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Tips To Become a Life-Taster

Tips To Become a Life-Taster

Applying The Six S’s Of Wine Tasting To All Aspects of Life 

By Sienna Day 

Each color represents the tree it was soaked in, or something. Photo by Maksym Kaharlytskyi. 


Color says a lot about everything. For wine, color tells you what type of grape was used and what wood it was soaked in (why would anyone want a drink soaked in trees?). What’s nice about this tip is that it can be applied in everyday life! 

When pointing out colors to others, make sure to use the name of the exact shade that it is. Don’t say blue, say “glimmering sapphire.” Red should really be “raspberry jam.” Green isn’t actually green, but rather “forest of pine.” 

You also learn from wine to judge everything by the cover or label. When you go pick out wine, the only thing to look at is the label, so just do that with everything else. Go to the bookstore and pick out a book based solely on the cover and title. Choose what snack you want from the store based on the name and colors. Go to a restaurant and pick out a dish based on how difficult the name is to pronounce. 


For wine, you swirl the drink to see if it has legs, but this just makes no sense whatsoever. You don’t have to swirl a drink to know if it has legs because if it did it would just walk away. Instead, I suggest using this step to have a little fun, since swirling drinks looks cool. Just don’t spill anything on your clothes. 

When swirling your drink, there are several recommended methods. The figure eight swirl is sophisticated and perfect for cold drinks. Stirring it with a tiny spoon is also used often. Don’t forget the most complex (yet efficient) way to swirl: put your drink in the blender and let it swirl itself. 

Grapes for grape juice. Photo by Elle Hughes.


The smell of anything and everything says a lot. With people, it lets you know their personal hygiene, for food, it lets you know how good or bad it will taste, and for candles, smell determines whether or not it’s room or home worthy. 

Just like with colors, you will want to use this step to let everyone know your extensive knowledge of smells. Say things like, “This smells like a summer day in Australia during 2003,” or, “This smells like the combination of my fourth birthday party and what I had for breakfast this morning.” The more detailed your description, the better.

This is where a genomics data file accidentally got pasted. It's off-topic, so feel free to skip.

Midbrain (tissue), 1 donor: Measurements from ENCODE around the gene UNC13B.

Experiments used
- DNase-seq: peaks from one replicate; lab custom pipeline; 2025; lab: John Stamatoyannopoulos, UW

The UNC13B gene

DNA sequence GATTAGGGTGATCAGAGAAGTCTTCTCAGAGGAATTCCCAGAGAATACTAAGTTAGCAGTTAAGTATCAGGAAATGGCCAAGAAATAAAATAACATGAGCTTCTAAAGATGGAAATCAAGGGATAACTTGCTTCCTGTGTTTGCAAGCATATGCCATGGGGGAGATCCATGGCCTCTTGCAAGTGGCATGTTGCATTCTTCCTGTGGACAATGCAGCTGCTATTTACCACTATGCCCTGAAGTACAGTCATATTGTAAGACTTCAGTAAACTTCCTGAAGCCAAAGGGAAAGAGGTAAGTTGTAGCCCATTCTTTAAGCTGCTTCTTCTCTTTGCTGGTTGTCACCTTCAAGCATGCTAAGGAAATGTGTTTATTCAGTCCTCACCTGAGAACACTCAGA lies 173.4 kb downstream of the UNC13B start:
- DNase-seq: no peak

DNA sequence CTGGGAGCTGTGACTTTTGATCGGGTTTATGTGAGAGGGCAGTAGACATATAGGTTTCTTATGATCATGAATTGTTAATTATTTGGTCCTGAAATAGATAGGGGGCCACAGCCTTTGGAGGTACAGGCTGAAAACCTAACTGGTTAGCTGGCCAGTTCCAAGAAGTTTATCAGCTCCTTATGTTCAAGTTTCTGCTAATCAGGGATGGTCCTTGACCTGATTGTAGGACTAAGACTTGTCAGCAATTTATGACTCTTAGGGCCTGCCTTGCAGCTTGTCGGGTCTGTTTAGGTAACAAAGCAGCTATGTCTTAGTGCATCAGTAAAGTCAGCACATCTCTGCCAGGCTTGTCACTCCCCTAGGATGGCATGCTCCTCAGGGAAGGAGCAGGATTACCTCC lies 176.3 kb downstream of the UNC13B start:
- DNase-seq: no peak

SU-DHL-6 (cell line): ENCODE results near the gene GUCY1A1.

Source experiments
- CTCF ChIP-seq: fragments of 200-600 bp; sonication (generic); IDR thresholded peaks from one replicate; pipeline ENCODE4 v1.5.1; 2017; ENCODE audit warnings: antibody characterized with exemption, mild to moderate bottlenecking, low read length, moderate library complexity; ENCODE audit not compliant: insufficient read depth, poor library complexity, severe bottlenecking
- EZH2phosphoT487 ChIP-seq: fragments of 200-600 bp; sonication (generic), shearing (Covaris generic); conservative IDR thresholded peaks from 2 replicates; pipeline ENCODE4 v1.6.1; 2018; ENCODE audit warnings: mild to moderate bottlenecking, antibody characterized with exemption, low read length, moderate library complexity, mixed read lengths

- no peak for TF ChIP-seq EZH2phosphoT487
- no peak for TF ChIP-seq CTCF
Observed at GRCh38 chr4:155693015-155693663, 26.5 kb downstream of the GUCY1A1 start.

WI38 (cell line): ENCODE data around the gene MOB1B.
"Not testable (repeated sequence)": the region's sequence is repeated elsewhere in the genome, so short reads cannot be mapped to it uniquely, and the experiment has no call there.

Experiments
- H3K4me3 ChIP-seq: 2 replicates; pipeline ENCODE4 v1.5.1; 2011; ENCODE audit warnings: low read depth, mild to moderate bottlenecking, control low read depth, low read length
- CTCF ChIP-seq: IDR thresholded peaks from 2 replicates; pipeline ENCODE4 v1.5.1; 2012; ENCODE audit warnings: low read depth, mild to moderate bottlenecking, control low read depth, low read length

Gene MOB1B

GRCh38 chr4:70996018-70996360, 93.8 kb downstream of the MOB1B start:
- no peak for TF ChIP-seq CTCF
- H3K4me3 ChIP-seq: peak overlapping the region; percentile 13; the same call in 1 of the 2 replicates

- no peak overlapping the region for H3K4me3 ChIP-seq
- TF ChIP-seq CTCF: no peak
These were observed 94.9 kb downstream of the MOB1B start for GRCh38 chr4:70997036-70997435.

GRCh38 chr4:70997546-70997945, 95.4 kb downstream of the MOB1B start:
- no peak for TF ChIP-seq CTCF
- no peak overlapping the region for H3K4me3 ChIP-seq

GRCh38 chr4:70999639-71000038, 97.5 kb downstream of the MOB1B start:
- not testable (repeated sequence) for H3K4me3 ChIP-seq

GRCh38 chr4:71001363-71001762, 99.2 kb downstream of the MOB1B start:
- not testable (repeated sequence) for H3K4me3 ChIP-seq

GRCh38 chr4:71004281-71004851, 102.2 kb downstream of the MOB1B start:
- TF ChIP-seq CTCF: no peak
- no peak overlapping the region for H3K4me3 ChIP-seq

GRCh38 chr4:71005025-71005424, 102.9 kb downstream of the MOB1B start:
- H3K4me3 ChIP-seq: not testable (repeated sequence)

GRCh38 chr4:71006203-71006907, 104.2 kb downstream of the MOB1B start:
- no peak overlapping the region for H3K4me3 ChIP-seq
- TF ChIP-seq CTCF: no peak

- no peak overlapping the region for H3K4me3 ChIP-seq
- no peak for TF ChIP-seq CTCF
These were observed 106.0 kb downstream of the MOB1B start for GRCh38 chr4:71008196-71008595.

Okay, I admit that this step and the next one might be difficult to do without a liquid or edible item, so if that is the case you can feel free to skip them. Say you just sat down to drink your morning hot chocolate. What are you going to do? Chug the warm drink as fast as you can and hope your throat doesn’t burn (I hope not)? No, instead you are going to sip it slowly and enjoy your drink. 

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The “sip” step takes this concept to an entirely different level. Each sip shouldn’t take a couple of seconds, but rather 15-30 seconds (if uncultured people are looking at you funny then you’re doing it right). Make sure to pay close attention to the individual flavors here. Normal people would just see it as one combined flavor, but now you know differently. 

Taste the vanilla, feel the cinnamon on your tongue, get the whipped cream on your nose (it happens to even the best cocoa connoisseurs). If you taste less than 20 flavors, you’re doing something wrong. 


A few sentences earlier I told you to take 15-30 seconds on each sip. Well, for this step you will need to double or triple that number just because. If you don’t savor something for an excessive amount of time, how will you know if you enjoyed it for long enough? 

Don’t forget to judge bottles by their labels. Photo by Scott Warman.


You have probably noticed, but all connoisseurs of wine have this uncanny ability to tell you every single fact about the wine they are drinking, from the wood it was soaked in to the year those grapes were harvested. Although it seems like only they can have this much knowledge, you can too, and not just with wine, but with anything. 

Pick up the nearest item to you. It could be a pencil, a poster, a peanut—basically anything but the kitchen sink, which would be difficult to pick up anyway. Complete the first five steps from above, then your eyes should be opened to some extra knowledge about the object you are holding. If you focus extra hard, you might be able to tell the country it was made in, the name of the brand, or even the year it was made. It’s that easy! 

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